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Permaculture Design Principle 6 – Energy Cycling

The sixth Permaculture Design principle is ‘Energy Cycling’.

This design principle is concerned with the recycling of energy by capturing, storing and using energy on site.

In Nature, when energy is cycled, living systems grow. For example, when leaves fall from deciduous trees in autumn, they decompose, providing a nutrient and an energy source to microbes, insects and other plants. As a result, life in this system grows and multiplies. The new plants and insects will eventually reach the end of their lives, and the nutrients will go back into the soil, starting the next cycle of new life. If additional leaves are blown in by the wind from another location, they too will be added to the resources in this location and the living systems will grow even more.


In our Permaculture designs, we seek to capture energy to increase the growth of our living systems, and set in place cycles which will perpetuate life.

The strategy here is to take energies flowing through a site and to divert them into ‘cycles’ to allow them to be utilised to ultimately increase the available energy on the site.

In energy cycling:

  1. we recycle the energies present on the site that would otherwise flow out of the system
  2. we capture and store incoming energies, coming onto our site from external sources


Here are some examples of energy cycling, where we capture, store, and recycle energy to build up resources on site:


The Nature of Energy

Energy in every system follows a very predictable pattern, and physics describes one of these patterns as The Second Law of Thermodynamics, or the Law of Increased Entropy.

This law states that energy decreases over time by changing from usable energy, which is used in the processes of growth and repair, into unusable energy. Once the energy changes to unusable form, we cannot recover it. Entropy is a measure of unusable energy, so increasing entropy simply means that the amount of unusable energy is increasing.


Energy Cycling and the Water Cycle – A Practical Example

This process can be simply illustrated through the example of rainwater harvesting.

  1. When the water is high in the atmosphere as clouds, it has a very high potential energy, that is energy that can be used to perform work.
  2. As the rain falls, the potential energy is converted to kinetic energy, that is movement.
  3. If the rainwater flows into a dam in an elevated location, the remaining potential energy is captured and stored, and can be used to perform work.
  4. The work performed is to supply a house and farm downhill with water. Since the water flows with gravity, it runs to the house on its own without the need to be pumped there.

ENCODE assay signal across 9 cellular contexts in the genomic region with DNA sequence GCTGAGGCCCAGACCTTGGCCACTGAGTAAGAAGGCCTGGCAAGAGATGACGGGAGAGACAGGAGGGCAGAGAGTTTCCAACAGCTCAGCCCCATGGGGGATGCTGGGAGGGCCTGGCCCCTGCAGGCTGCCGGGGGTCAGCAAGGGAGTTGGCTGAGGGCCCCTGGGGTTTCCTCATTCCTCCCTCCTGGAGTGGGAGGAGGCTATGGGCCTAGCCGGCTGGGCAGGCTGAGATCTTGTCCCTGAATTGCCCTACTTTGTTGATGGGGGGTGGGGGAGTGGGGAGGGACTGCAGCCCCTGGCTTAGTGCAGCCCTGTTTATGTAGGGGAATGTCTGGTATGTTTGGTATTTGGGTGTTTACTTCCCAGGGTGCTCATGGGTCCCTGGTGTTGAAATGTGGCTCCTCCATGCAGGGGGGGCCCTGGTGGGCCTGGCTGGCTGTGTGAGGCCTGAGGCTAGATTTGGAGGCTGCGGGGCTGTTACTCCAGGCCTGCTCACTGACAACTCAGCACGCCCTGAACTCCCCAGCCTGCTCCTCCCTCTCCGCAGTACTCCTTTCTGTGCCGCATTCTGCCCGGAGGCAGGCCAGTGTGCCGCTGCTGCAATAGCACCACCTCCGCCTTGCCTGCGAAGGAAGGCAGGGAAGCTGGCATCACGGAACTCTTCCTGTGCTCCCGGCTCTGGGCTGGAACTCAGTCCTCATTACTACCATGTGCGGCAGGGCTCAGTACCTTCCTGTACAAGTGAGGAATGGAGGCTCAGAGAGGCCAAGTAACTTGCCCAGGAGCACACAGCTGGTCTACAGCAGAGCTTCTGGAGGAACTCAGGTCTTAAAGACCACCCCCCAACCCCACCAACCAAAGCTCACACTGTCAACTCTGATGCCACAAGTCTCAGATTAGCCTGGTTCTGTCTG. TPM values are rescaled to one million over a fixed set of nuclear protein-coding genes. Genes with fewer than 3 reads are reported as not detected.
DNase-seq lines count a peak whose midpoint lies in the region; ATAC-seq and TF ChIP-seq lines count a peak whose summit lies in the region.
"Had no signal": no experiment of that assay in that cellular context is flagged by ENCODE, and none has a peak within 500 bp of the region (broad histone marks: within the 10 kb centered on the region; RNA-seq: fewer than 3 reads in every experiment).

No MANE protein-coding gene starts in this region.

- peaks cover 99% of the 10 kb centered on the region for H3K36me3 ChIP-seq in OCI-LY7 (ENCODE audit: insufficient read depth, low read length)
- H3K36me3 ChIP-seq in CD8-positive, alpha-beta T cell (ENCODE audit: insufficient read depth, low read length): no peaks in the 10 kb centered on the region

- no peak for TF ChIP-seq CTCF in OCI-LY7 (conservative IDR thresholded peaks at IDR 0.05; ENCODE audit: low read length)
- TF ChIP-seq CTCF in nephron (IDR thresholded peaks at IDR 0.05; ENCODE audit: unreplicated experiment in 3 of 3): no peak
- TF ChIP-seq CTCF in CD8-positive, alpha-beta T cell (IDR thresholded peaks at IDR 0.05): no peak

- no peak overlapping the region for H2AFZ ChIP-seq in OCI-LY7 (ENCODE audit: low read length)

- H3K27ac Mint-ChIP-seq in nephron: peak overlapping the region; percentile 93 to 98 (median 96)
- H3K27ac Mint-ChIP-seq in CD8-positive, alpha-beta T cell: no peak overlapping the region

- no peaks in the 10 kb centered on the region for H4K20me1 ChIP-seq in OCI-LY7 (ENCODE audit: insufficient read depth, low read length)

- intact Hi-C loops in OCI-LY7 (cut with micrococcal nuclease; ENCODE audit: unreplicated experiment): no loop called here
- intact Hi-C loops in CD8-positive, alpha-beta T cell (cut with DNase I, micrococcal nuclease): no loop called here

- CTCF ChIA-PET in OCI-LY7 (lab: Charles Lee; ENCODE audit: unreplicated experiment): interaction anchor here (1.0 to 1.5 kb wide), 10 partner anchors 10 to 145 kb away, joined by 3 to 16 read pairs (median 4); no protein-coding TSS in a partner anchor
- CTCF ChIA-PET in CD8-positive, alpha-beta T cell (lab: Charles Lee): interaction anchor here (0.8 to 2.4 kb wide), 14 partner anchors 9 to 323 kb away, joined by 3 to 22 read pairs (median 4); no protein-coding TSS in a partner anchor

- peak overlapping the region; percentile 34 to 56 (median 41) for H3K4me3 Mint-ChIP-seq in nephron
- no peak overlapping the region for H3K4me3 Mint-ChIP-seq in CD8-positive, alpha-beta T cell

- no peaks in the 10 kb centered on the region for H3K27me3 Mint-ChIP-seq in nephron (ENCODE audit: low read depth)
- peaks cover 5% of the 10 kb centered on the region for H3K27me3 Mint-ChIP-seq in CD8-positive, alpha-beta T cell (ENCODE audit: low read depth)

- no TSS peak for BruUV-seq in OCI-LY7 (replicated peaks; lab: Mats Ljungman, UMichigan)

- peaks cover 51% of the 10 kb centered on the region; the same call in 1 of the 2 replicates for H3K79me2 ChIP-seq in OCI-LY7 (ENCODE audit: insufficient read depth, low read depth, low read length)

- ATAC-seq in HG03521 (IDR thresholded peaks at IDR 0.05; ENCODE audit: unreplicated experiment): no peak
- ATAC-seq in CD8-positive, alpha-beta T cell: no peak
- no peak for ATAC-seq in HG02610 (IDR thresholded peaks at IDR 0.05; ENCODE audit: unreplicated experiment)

5. When the water reaches the house, it can only flow into the ground as greywater or irrigation water, and can no longer perform work for us.
  6. With the sun shining, its solar energy is used by the plants and trees to draw water up some of the water from the ground (this is basically a solar pump), where it is released back into the atmosphere by transpiration from the leaves of plants and trees as water vapour.
  7. Atmospheric water vapour regathers to form clouds and starts the whole cycle once again.


BUT, if the additional energy from the sun did not pump the water back into the air, the water would have settled at the lowest point in the ground, where all its potential energy would have been used up, this is the position of maximum entropy, where all the energy is unusable.

Energy Cycling and Living Systems

When any energies moving through the system, they will naturally reduce due to entropy. if they are ‘cycled’ to store the energy and contribute to growing living systems, then it does not matter that the usable energy has decreased. If we capture rainwater, sunlight, kitchen scraps and animal manure and use them to grow an orchard, the energy is then stored in the fruit trees.


In Summary

Nature itself is a vast and hugely complex recycling system that transforms matter and energy constantly form one form into another. If we can recreate these natural cycles in our Permaculture designs, we can let them operate on their own in a very energy efficient manner to capture energy and nutrients to build and further grow the living systems on the site we are designing. Through long term capture and storage of energy, the natural systems will progressively grow to enhance the site naturally, which is exactly how Nature does it!




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